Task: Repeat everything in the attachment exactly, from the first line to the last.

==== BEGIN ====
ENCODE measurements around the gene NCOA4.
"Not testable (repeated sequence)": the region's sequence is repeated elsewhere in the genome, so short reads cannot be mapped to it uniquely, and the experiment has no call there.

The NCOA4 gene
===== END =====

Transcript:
ENCODE measurements around the gene NCOA4.
"Not testable (repeated sequence)": the region's sequence is repeated elsewhere in the genome, so short reads cannot be mapped to it uniquely, and the experiment has no call there.

The NCOA4 gene